Christmas, Again (2014) is a English movie. Charles Poekel has directed this movie. Kentucker Audley,Craig Butta,Maria Cantillo,Heather Courtney are the starring of this movie. It was released in 2014. Christmas, Again (2014) is considered one of the best Drama,Romance movie in India and around the world.
A heartbroken Christmas-tree salesman returns to New York City hoping to put his past behind him. Living in a trailer and working the night shift, he begins to spiral downwards until the saving of a mysterious woman and some colorful customers rescue him from self-destruction.
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Christmas, Again (2014) Reviews
Understated, but very effective
What a lovely, heartfelt film. The reason it works so well is because, as always, not forcing any emotion is the way to go. It's devoid of any silly contrivances and everything because of that feels and sounds realistic. The lead actor is pretty great. I reckon this must have been a difficult role to cast because it's so reliant on silence, and the actor is able to infuse the film with charm and emotion without ever feeling like he is trying. It's probably one of the best Christmas films I have ever seen, and definitely deserves to be seen by a much larger audience. Definitely recommended for anyone who wants something real and very relevant.
A New New York Classic
Rarely a film come along that captures the grit and nuance of a city's unique personality. "Christmas, Again" presents a touching drama that extends beyond the mainstream glitz and holiday glamor most associate with New York City during the most busy and commercial of holidays. Like its spiritual predecessors "Chop Shop" & "Man, Push, Cart," "Christmas, Again" peeks into one of New York's largely unknown indigenous communities in a near documentary fashion to tell an intimate story of love that viewers will embrace; regardless of their city or origin. There are plenty of films which cheaply capitalize on the Big Apple's Christmas draw; the same draw that brings tourists to the city by the thousands. But, few tourists venture away from Times Square or Rockefeller Center to truly get to know the depth of New York City. Similarly, I encourage viewers to venture into "Christmas, Again" and enjoy an intimate view of Christmas in New York not often seen.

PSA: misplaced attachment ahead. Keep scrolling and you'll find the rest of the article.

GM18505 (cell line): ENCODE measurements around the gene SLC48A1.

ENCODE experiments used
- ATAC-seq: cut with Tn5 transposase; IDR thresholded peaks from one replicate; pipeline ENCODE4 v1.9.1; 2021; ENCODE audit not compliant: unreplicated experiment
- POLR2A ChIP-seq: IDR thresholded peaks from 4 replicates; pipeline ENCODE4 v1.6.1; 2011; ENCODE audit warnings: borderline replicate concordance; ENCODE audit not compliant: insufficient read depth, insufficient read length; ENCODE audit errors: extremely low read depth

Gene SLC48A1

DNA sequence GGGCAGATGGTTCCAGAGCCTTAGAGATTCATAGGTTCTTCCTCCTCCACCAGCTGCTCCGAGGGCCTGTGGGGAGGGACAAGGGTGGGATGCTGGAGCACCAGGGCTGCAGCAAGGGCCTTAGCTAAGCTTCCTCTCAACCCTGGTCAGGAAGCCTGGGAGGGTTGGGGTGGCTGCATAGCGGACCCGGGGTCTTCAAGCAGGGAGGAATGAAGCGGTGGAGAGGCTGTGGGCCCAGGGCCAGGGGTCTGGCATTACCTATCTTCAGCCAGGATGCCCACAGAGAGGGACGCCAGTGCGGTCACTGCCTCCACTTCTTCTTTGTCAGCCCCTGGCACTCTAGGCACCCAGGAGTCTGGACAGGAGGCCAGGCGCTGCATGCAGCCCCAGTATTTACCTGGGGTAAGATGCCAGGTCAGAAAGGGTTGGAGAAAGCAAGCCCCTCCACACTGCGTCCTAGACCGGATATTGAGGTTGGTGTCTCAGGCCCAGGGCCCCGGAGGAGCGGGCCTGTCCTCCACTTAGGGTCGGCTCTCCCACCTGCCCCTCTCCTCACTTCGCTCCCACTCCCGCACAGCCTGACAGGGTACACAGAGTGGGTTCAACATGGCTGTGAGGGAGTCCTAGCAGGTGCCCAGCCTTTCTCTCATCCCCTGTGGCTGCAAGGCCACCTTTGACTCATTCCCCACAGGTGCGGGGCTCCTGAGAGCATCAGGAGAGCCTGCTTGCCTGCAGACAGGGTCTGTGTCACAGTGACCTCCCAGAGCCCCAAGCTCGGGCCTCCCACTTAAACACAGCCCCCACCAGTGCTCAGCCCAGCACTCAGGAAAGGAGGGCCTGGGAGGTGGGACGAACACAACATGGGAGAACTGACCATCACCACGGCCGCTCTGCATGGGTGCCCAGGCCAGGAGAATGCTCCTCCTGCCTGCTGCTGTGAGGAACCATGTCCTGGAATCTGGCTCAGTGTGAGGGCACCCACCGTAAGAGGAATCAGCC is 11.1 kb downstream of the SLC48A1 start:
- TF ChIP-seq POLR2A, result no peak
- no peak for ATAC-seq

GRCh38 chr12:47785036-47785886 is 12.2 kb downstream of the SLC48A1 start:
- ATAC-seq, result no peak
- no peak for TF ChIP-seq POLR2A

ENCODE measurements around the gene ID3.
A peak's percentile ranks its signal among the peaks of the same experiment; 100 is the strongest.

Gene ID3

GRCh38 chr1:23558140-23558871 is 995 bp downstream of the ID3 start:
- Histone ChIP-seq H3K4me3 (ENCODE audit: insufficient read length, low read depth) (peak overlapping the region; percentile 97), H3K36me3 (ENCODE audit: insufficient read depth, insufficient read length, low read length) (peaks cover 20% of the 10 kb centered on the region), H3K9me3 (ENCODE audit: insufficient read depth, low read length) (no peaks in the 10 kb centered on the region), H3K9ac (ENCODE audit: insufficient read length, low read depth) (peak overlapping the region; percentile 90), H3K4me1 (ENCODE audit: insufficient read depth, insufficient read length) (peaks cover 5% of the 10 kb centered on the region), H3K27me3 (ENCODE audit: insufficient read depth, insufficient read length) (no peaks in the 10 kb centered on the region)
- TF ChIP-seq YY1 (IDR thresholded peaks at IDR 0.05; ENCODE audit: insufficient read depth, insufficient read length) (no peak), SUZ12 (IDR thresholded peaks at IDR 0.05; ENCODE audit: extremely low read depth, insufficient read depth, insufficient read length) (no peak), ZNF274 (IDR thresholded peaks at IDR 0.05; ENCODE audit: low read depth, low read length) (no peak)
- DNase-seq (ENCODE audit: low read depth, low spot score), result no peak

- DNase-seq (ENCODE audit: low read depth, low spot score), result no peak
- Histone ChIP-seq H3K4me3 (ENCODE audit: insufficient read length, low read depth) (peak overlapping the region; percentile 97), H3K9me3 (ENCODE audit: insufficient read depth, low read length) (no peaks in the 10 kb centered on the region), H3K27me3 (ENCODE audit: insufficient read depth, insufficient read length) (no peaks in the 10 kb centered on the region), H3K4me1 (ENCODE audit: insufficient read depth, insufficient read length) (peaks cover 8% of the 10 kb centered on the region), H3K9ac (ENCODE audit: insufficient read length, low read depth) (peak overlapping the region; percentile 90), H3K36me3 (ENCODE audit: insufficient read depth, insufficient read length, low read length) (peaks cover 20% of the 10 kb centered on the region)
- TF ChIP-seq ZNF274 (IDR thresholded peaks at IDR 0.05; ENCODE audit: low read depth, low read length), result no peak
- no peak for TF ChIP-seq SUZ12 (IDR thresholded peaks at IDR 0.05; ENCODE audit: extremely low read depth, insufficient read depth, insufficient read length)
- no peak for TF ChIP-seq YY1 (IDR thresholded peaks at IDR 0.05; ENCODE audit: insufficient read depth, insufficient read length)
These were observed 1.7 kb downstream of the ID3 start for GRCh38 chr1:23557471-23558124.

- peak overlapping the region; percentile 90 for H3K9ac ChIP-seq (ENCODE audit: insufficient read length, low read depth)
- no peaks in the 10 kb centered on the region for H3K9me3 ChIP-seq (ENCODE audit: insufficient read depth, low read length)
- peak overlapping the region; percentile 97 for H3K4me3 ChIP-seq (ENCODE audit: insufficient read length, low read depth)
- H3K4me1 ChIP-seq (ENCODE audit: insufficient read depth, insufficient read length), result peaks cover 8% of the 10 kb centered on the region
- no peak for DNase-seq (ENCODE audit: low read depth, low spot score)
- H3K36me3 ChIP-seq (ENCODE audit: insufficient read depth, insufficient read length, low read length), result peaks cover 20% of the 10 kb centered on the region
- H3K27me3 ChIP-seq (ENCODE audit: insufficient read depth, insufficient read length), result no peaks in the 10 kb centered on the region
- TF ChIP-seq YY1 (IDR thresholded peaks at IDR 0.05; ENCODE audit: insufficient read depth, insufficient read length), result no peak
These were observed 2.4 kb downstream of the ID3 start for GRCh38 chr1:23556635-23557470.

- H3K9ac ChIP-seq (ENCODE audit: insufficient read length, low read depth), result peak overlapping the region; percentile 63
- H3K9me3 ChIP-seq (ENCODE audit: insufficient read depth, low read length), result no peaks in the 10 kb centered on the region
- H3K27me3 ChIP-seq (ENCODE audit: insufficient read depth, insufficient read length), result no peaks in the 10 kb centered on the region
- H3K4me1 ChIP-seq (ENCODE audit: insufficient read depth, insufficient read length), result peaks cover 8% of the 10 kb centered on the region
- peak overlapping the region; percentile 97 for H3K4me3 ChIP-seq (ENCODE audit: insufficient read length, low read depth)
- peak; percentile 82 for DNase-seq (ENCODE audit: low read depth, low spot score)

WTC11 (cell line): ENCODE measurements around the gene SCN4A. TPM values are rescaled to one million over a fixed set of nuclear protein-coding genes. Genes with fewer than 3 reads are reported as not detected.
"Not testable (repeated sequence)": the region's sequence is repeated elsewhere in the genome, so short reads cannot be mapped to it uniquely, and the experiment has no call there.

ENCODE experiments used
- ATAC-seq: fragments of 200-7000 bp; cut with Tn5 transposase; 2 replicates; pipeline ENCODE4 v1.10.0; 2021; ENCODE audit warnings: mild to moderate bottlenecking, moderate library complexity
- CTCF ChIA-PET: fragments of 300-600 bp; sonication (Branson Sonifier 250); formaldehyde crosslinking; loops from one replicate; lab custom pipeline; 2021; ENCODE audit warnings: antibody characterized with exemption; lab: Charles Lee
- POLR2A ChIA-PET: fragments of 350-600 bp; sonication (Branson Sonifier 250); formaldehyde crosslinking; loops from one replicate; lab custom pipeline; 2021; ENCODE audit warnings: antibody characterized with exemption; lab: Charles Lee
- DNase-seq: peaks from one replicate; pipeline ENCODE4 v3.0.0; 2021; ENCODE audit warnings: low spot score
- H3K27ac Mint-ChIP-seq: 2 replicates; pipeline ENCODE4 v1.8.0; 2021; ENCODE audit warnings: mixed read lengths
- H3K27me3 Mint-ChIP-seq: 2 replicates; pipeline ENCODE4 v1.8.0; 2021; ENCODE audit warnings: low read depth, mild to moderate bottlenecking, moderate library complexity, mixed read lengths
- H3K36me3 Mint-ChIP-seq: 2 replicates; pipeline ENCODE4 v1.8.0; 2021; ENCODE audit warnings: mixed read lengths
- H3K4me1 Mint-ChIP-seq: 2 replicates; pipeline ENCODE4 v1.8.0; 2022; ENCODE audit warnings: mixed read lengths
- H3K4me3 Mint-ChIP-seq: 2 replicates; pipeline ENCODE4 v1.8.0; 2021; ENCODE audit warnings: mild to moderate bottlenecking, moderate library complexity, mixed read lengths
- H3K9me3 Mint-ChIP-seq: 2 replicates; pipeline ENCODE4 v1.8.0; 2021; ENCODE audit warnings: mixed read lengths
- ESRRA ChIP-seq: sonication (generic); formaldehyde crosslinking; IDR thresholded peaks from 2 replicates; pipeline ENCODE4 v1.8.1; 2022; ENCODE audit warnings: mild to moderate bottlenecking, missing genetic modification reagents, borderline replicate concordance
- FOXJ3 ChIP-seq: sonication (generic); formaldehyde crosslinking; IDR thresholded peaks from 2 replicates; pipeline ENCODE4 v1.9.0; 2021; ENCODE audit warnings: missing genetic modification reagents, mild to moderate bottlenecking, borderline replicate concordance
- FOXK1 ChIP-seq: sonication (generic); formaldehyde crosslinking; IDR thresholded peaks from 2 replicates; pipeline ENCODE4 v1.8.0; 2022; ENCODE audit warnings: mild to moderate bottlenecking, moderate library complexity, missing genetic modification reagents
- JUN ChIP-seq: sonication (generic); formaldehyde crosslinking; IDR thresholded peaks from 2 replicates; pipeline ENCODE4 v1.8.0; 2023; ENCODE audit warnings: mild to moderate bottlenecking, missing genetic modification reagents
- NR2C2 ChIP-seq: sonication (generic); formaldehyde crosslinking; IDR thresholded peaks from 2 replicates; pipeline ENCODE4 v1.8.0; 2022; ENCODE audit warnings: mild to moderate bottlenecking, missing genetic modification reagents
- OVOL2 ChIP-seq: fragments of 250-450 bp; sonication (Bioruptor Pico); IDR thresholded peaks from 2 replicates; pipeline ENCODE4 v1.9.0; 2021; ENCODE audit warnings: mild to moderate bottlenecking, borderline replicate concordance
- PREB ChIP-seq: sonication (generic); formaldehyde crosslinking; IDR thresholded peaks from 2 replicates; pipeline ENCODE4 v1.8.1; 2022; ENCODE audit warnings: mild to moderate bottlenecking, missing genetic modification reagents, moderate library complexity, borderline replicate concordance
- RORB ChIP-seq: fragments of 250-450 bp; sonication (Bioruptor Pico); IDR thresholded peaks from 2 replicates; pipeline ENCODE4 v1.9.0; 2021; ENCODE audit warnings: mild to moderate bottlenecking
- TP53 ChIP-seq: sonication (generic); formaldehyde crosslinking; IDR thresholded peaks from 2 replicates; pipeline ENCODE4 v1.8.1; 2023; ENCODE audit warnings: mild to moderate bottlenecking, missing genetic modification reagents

A real insight into Christmas